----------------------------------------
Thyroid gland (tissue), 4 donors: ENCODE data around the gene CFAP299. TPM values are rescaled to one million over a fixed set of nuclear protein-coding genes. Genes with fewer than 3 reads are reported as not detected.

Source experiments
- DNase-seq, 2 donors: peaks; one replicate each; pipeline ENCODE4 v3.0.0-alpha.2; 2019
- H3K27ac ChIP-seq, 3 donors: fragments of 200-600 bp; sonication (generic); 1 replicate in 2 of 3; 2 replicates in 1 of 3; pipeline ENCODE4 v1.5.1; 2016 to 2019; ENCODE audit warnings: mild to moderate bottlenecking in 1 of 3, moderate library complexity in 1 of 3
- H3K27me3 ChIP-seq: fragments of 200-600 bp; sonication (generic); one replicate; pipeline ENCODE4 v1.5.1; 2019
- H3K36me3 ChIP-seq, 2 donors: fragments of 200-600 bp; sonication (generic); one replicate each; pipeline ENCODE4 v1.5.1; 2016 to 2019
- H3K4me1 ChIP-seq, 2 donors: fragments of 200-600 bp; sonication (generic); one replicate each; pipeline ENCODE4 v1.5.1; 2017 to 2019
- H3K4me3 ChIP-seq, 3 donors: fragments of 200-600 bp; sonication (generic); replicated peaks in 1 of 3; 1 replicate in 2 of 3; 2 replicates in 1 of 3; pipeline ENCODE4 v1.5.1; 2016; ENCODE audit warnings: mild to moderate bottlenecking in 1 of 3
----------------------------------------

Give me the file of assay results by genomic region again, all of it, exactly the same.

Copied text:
Thyroid gland (tissue), 4 donors: ENCODE data around the gene CFAP299. TPM values are rescaled to one million over a fixed set of nuclear protein-coding genes. Genes with fewer than 3 reads are reported as not detected.

Source experiments
- DNase-seq, 2 donors: peaks; one replicate each; pipeline ENCODE4 v3.0.0-alpha.2; 2019
- H3K27ac ChIP-seq, 3 donors: fragments of 200-600 bp; sonication (generic); 1 replicate in 2 of 3; 2 replicates in 1 of 3; pipeline ENCODE4 v1.5.1; 2016 to 2019; ENCODE audit warnings: mild to moderate bottlenecking in 1 of 3, moderate library complexity in 1 of 3
- H3K27me3 ChIP-seq: fragments of 200-600 bp; sonication (generic); one replicate; pipeline ENCODE4 v1.5.1; 2019
- H3K36me3 ChIP-seq, 2 donors: fragments of 200-600 bp; sonication (generic); one replicate each; pipeline ENCODE4 v1.5.1; 2016 to 2019
- H3K4me1 ChIP-seq, 2 donors: fragments of 200-600 bp; sonication (generic); one replicate each; pipeline ENCODE4 v1.5.1; 2017 to 2019
- H3K4me3 ChIP-seq, 3 donors: fragments of 200-600 bp; sonication (generic); replicated peaks in 1 of 3; 1 replicate in 2 of 3; 2 replicates in 1 of 3; pipeline ENCODE4 v1.5.1; 2016; ENCODE audit warnings: mild to moderate bottlenecking in 1 of 3